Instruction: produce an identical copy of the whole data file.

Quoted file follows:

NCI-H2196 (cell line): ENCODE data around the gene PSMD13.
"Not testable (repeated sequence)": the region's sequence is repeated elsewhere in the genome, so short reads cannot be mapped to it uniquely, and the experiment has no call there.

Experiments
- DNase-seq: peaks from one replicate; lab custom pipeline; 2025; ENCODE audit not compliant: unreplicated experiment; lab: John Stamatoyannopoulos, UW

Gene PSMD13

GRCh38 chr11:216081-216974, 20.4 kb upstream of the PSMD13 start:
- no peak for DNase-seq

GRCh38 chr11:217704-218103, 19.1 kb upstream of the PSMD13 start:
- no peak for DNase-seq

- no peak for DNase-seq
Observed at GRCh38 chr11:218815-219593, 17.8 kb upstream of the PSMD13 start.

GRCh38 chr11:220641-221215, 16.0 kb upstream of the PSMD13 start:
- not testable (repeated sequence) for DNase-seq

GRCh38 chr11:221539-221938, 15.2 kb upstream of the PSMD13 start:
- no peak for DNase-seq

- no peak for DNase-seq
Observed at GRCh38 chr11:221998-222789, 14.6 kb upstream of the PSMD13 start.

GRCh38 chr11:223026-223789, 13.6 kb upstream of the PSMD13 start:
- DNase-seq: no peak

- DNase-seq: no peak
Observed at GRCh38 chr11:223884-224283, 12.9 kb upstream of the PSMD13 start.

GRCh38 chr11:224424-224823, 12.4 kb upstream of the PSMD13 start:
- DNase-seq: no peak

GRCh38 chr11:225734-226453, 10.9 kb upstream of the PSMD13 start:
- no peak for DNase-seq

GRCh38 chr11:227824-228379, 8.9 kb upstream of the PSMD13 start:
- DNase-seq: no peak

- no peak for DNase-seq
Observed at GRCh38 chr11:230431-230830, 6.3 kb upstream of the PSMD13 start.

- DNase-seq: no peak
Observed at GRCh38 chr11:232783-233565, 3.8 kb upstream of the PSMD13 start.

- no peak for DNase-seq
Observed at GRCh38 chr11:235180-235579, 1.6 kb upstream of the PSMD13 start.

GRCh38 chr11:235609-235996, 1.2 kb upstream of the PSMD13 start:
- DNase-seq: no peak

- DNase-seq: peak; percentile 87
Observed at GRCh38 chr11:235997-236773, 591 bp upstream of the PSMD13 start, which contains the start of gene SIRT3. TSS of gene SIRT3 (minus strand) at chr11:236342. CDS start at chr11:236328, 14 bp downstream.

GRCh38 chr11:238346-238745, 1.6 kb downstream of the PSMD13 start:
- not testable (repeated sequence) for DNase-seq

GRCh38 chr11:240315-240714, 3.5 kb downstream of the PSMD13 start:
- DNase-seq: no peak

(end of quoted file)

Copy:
NCI-H2196 (cell line): ENCODE data around the gene PSMD13.
"Not testable (repeated sequence)": the region's sequence is repeated elsewhere in the genome, so short reads cannot be mapped to it uniquely, and the experiment has no call there.

Experiments
- DNase-seq: peaks from one replicate; lab custom pipeline; 2025; ENCODE audit not compliant: unreplicated experiment; lab: John Stamatoyannopoulos, UW

Gene PSMD13

GRCh38 chr11:216081-216974, 20.4 kb upstream of the PSMD13 start:
- no peak for DNase-seq

GRCh38 chr11:217704-218103, 19.1 kb upstream of the PSMD13 start:
- no peak for DNase-seq

- no peak for DNase-seq
Observed at GRCh38 chr11:218815-219593, 17.8 kb upstream of the PSMD13 start.

GRCh38 chr11:220641-221215, 16.0 kb upstream of the PSMD13 start:
- not testable (repeated sequence) for DNase-seq

GRCh38 chr11:221539-221938, 15.2 kb upstream of the PSMD13 start:
- no peak for DNase-seq

- no peak for DNase-seq
Observed at GRCh38 chr11:221998-222789, 14.6 kb upstream of the PSMD13 start.

GRCh38 chr11:223026-223789, 13.6 kb upstream of the PSMD13 start:
- DNase-seq: no peak

- DNase-seq: no peak
Observed at GRCh38 chr11:223884-224283, 12.9 kb upstream of the PSMD13 start.

GRCh38 chr11:224424-224823, 12.4 kb upstream of the PSMD13 start:
- DNase-seq: no peak

GRCh38 chr11:225734-226453, 10.9 kb upstream of the PSMD13 start:
- no peak for DNase-seq

GRCh38 chr11:227824-228379, 8.9 kb upstream of the PSMD13 start:
- DNase-seq: no peak

- no peak for DNase-seq
Observed at GRCh38 chr11:230431-230830, 6.3 kb upstream of the PSMD13 start.

- DNase-seq: no peak
Observed at GRCh38 chr11:232783-233565, 3.8 kb upstream of the PSMD13 start.

- no peak for DNase-seq
Observed at GRCh38 chr11:235180-235579, 1.6 kb upstream of the PSMD13 start.

GRCh38 chr11:235609-235996, 1.2 kb upstream of the PSMD13 start:
- DNase-seq: no peak

- DNase-seq: peak; percentile 87
Observed at GRCh38 chr11:235997-236773, 591 bp upstream of the PSMD13 start, which contains the start of gene SIRT3. TSS of gene SIRT3 (minus strand) at chr11:236342. CDS start at chr11:236328, 14 bp downstream.

GRCh38 chr11:238346-238745, 1.6 kb downstream of the PSMD13 start:
- not testable (repeated sequence) for DNase-seq

GRCh38 chr11:240315-240714, 3.5 kb downstream of the PSMD13 start:
- DNase-seq: no peak